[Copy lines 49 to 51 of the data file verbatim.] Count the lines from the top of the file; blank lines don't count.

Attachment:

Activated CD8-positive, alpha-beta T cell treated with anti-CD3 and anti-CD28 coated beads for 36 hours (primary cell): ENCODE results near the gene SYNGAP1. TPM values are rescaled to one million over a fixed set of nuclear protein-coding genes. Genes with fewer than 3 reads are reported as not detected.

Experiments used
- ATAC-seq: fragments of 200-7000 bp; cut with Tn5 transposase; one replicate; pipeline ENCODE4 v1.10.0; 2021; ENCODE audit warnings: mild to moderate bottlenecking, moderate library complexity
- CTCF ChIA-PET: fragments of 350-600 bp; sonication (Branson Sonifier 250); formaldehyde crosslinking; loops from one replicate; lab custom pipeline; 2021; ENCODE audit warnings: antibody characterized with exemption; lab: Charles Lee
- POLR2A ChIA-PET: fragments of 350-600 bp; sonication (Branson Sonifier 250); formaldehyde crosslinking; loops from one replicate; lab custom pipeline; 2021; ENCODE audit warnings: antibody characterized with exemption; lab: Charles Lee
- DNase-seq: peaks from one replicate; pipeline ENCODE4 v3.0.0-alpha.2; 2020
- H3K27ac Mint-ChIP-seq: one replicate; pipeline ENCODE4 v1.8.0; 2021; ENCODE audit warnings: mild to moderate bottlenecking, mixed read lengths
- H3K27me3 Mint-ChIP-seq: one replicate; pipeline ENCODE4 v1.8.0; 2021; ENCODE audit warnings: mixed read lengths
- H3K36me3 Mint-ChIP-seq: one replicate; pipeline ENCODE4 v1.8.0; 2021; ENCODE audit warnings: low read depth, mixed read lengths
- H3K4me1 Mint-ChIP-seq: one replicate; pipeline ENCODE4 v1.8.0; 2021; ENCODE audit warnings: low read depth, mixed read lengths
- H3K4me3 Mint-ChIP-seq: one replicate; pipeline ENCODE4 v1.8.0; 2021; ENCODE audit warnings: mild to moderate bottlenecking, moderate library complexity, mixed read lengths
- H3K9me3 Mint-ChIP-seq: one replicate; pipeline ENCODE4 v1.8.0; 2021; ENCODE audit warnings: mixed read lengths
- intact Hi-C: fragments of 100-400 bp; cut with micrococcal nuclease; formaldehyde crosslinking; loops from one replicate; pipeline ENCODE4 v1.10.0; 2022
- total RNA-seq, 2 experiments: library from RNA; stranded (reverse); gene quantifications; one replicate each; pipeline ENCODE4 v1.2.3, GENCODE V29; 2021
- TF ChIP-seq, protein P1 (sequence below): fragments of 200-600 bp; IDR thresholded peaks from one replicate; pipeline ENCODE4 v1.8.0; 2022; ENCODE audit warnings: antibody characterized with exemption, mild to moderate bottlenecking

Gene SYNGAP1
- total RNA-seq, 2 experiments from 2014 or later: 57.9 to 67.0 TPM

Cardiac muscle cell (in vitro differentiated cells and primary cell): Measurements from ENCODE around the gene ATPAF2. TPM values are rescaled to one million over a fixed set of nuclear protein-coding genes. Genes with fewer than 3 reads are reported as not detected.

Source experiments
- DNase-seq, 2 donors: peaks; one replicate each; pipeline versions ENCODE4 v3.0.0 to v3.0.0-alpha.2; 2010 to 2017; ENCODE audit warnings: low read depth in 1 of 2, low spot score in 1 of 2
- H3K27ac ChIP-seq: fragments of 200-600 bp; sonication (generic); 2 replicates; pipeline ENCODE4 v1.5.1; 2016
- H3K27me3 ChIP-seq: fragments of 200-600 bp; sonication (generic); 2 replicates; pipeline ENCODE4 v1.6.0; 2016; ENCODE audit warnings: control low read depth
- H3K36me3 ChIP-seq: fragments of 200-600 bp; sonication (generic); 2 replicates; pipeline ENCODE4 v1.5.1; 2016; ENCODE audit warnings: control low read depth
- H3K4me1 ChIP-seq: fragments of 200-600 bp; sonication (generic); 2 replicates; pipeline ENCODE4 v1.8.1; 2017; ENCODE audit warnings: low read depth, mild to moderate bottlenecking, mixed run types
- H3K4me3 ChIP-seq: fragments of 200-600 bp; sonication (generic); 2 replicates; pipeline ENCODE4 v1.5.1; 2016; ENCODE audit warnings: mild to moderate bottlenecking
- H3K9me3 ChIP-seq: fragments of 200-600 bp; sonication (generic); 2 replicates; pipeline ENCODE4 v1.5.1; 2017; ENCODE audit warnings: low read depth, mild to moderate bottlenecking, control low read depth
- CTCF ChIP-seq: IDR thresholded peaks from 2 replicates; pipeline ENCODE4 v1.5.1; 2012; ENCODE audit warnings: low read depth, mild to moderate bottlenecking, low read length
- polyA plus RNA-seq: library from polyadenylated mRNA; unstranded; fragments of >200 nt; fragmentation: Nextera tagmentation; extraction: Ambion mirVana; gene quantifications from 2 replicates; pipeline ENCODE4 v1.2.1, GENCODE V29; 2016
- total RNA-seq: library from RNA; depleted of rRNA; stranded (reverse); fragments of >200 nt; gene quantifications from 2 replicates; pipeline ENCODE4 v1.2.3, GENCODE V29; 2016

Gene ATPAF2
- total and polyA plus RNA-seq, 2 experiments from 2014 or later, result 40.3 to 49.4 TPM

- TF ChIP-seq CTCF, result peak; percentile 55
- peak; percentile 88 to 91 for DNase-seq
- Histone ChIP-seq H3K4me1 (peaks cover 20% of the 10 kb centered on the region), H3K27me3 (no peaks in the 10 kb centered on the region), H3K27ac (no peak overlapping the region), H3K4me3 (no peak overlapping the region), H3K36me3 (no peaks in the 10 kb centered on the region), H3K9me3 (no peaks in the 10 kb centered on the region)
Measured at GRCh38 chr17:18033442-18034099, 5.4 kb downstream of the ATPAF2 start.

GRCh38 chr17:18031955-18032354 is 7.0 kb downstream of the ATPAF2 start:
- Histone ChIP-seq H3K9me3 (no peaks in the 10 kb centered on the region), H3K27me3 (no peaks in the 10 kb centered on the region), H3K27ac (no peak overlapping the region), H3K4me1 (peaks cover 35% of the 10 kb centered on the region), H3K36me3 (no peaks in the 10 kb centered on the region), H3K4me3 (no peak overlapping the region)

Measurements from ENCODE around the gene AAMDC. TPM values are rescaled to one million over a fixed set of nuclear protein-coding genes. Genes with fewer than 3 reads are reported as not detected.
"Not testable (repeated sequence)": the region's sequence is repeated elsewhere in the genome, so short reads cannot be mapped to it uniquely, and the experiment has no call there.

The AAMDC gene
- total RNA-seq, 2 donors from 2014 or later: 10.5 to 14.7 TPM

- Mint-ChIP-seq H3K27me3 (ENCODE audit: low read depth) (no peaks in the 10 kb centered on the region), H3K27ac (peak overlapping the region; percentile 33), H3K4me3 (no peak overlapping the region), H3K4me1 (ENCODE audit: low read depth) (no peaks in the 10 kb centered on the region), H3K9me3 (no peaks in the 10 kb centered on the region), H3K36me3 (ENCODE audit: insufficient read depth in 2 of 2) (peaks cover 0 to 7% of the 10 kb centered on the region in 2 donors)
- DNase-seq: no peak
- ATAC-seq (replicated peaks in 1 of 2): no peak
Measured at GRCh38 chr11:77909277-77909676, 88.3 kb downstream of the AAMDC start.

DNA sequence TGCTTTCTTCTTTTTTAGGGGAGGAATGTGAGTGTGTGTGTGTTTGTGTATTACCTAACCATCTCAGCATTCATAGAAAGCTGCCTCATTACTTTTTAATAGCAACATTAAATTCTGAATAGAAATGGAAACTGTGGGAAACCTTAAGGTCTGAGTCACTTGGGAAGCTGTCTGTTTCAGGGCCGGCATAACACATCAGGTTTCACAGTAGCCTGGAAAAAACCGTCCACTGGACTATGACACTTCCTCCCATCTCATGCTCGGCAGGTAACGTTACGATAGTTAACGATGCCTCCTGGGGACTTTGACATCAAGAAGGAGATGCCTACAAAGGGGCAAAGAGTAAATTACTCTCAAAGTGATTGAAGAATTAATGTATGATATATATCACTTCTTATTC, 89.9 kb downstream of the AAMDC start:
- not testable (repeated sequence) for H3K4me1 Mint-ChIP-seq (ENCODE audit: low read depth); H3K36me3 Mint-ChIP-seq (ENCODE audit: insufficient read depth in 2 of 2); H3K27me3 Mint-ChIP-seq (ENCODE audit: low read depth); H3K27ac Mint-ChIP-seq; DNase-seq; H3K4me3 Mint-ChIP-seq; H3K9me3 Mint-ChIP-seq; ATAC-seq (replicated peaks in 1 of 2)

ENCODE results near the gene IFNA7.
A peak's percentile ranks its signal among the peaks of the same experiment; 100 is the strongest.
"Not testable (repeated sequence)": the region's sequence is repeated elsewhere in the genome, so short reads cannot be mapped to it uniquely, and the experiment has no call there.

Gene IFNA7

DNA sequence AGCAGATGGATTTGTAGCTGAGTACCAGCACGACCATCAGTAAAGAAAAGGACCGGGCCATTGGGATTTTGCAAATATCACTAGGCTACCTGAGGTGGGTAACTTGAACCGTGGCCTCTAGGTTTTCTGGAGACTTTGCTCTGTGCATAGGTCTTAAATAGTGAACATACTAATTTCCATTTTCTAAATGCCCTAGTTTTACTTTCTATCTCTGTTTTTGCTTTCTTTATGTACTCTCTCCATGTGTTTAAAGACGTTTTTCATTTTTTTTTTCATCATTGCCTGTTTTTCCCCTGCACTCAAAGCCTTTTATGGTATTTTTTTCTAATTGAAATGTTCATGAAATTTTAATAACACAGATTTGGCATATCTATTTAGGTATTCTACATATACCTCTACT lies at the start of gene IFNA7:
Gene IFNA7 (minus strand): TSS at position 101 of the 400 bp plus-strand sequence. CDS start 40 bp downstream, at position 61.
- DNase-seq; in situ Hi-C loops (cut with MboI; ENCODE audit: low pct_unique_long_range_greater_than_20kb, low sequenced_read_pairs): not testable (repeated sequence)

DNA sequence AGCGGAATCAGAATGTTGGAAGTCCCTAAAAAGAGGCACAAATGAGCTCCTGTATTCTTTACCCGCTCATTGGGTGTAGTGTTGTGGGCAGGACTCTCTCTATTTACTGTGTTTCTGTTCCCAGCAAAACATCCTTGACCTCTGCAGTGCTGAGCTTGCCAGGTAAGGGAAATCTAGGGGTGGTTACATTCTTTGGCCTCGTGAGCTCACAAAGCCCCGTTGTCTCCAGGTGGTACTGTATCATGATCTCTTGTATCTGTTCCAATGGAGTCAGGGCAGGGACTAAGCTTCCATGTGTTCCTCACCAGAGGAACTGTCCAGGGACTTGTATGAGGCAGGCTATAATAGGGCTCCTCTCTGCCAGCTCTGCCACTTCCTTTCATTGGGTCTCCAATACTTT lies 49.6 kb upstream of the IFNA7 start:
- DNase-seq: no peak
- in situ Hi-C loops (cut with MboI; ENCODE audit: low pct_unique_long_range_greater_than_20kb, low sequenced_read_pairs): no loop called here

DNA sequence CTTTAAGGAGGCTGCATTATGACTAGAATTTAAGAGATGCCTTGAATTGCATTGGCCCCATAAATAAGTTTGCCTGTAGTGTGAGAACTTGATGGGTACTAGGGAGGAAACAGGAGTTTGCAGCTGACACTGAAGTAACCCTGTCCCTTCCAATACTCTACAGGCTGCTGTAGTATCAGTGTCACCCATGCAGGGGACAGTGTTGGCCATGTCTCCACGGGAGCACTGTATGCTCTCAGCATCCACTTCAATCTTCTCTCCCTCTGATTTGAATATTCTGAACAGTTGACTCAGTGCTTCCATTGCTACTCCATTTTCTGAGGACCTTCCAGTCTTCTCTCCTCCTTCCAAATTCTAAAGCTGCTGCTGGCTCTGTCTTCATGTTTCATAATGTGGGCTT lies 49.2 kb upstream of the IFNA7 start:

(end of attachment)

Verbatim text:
A peak's percentile ranks its signal among the peaks of the same experiment; 100 is the strongest.
"Not testable (repeated sequence)": the region's sequence is repeated elsewhere in the genome, so short reads cannot be mapped to it uniquely, and the experiment has no call there.

Gene IFNA7